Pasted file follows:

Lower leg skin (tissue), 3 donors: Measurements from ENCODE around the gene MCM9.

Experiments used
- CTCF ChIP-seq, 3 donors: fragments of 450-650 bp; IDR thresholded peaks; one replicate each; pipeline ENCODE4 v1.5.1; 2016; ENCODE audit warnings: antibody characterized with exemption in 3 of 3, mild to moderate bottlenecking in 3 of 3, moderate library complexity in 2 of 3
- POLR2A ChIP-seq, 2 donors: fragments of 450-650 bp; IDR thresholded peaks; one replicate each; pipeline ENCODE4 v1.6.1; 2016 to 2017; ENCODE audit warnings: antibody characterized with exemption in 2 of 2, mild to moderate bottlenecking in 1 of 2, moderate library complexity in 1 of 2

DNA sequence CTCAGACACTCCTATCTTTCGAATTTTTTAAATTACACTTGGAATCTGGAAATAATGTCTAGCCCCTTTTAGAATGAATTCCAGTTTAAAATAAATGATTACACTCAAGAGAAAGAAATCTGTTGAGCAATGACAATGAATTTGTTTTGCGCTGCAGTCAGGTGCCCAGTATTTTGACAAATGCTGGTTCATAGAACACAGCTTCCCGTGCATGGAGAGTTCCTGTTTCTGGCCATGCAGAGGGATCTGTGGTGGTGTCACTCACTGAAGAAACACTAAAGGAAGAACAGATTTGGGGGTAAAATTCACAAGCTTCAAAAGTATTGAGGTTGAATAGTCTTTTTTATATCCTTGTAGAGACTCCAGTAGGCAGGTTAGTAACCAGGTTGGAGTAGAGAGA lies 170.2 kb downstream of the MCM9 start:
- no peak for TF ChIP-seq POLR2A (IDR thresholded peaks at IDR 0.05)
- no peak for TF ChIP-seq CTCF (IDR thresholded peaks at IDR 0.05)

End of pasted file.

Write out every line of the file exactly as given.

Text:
Lower leg skin (tissue), 3 donors: Measurements from ENCODE around the gene MCM9.

Experiments used
- CTCF ChIP-seq, 3 donors: fragments of 450-650 bp; IDR thresholded peaks; one replicate each; pipeline ENCODE4 v1.5.1; 2016; ENCODE audit warnings: antibody characterized with exemption in 3 of 3, mild to moderate bottlenecking in 3 of 3, moderate library complexity in 2 of 3
- POLR2A ChIP-seq, 2 donors: fragments of 450-650 bp; IDR thresholded peaks; one replicate each; pipeline ENCODE4 v1.6.1; 2016 to 2017; ENCODE audit warnings: antibody characterized with exemption in 2 of 2, mild to moderate bottlenecking in 1 of 2, moderate library complexity in 1 of 2

DNA sequence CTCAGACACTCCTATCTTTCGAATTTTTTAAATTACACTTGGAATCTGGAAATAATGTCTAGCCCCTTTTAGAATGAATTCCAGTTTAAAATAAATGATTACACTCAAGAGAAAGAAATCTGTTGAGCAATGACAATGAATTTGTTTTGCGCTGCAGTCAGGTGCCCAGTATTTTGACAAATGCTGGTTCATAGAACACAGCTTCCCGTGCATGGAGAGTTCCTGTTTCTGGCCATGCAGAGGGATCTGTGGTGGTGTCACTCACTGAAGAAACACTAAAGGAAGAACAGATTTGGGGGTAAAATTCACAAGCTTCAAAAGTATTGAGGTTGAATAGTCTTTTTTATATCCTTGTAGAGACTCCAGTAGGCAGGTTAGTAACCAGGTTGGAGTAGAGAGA lies 170.2 kb downstream of the MCM9 start:
- no peak for TF ChIP-seq POLR2A (IDR thresholded peaks at IDR 0.05)
- no peak for TF ChIP-seq CTCF (IDR thresholded peaks at IDR 0.05)